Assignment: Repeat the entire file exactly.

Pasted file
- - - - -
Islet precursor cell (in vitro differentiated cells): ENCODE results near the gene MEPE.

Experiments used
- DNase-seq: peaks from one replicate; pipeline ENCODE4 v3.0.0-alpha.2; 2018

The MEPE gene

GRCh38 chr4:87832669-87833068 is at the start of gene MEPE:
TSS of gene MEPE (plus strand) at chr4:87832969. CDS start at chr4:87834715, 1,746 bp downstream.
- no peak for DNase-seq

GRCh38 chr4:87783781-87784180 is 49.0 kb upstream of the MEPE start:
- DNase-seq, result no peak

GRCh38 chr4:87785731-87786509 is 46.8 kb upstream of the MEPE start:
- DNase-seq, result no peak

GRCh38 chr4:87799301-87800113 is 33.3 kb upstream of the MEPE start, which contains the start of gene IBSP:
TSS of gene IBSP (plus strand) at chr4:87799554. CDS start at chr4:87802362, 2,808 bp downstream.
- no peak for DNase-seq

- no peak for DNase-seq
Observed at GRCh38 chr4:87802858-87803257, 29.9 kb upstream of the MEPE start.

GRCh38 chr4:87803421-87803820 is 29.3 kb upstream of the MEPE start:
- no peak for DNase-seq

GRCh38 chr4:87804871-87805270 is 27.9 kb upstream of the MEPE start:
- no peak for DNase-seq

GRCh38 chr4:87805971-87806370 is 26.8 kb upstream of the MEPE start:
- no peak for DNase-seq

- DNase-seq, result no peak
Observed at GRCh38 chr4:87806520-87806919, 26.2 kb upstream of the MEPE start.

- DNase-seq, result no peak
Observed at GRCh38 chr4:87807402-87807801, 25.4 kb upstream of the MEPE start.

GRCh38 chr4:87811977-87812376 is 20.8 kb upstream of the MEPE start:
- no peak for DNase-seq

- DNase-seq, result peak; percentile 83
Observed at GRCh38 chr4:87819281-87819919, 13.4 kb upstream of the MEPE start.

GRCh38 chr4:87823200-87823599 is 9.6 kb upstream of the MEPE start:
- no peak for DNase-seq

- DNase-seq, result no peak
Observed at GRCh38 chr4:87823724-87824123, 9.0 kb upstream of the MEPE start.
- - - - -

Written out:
Islet precursor cell (in vitro differentiated cells): ENCODE results near the gene MEPE.

Experiments used
- DNase-seq: peaks from one replicate; pipeline ENCODE4 v3.0.0-alpha.2; 2018

The MEPE gene

GRCh38 chr4:87832669-87833068 is at the start of gene MEPE:
TSS of gene MEPE (plus strand) at chr4:87832969. CDS start at chr4:87834715, 1,746 bp downstream.
- no peak for DNase-seq

GRCh38 chr4:87783781-87784180 is 49.0 kb upstream of the MEPE start:
- DNase-seq, result no peak

GRCh38 chr4:87785731-87786509 is 46.8 kb upstream of the MEPE start:
- DNase-seq, result no peak

GRCh38 chr4:87799301-87800113 is 33.3 kb upstream of the MEPE start, which contains the start of gene IBSP:
TSS of gene IBSP (plus strand) at chr4:87799554. CDS start at chr4:87802362, 2,808 bp downstream.
- no peak for DNase-seq

- no peak for DNase-seq
Observed at GRCh38 chr4:87802858-87803257, 29.9 kb upstream of the MEPE start.

GRCh38 chr4:87803421-87803820 is 29.3 kb upstream of the MEPE start:
- no peak for DNase-seq

GRCh38 chr4:87804871-87805270 is 27.9 kb upstream of the MEPE start:
- no peak for DNase-seq

GRCh38 chr4:87805971-87806370 is 26.8 kb upstream of the MEPE start:
- no peak for DNase-seq

- DNase-seq, result no peak
Observed at GRCh38 chr4:87806520-87806919, 26.2 kb upstream of the MEPE start.

- DNase-seq, result no peak
Observed at GRCh38 chr4:87807402-87807801, 25.4 kb upstream of the MEPE start.

GRCh38 chr4:87811977-87812376 is 20.8 kb upstream of the MEPE start:
- no peak for DNase-seq

- DNase-seq, result peak; percentile 83
Observed at GRCh38 chr4:87819281-87819919, 13.4 kb upstream of the MEPE start.

GRCh38 chr4:87823200-87823599 is 9.6 kb upstream of the MEPE start:
- no peak for DNase-seq

- DNase-seq, result no peak
Observed at GRCh38 chr4:87823724-87824123, 9.0 kb upstream of the MEPE start.